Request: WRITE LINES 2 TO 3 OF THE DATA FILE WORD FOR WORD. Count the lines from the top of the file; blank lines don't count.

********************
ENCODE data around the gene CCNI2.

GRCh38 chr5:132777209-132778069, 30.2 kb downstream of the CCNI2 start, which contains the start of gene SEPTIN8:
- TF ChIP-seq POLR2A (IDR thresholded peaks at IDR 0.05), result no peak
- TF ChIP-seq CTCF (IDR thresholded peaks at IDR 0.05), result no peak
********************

GRCh38 chr5:132777209-132778069, 30.2 kb downstream of the CCNI2 start, which contains the start of gene SEPTIN8:
- TF ChIP-seq POLR2A (IDR thresholded peaks at IDR 0.05), result no peak